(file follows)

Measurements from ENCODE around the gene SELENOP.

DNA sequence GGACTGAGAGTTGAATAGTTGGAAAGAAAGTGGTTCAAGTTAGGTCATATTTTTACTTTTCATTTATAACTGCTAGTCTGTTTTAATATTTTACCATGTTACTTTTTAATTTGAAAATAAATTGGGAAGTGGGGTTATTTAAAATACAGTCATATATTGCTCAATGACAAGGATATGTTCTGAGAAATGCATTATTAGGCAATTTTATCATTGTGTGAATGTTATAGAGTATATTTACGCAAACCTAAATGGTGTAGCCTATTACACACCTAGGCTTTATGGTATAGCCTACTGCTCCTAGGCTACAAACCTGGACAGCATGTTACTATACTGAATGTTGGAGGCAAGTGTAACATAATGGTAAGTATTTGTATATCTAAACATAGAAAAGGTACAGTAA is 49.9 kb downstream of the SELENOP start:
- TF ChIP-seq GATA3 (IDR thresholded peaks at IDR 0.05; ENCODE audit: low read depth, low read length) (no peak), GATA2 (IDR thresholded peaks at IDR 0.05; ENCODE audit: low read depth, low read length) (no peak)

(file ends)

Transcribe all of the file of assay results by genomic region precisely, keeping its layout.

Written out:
Measurements from ENCODE around the gene SELENOP.

DNA sequence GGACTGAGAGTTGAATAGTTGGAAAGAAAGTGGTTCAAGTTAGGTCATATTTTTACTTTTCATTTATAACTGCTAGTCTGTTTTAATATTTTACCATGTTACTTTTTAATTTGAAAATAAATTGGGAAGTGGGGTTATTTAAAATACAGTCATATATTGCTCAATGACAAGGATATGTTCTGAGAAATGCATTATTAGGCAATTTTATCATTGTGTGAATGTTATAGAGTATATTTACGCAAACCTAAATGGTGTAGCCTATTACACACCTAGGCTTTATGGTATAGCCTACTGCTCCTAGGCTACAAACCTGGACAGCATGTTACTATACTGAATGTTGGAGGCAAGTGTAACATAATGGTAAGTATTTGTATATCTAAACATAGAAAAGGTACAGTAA is 49.9 kb downstream of the SELENOP start:
- TF ChIP-seq GATA3 (IDR thresholded peaks at IDR 0.05; ENCODE audit: low read depth, low read length) (no peak), GATA2 (IDR thresholded peaks at IDR 0.05; ENCODE audit: low read depth, low read length) (no peak)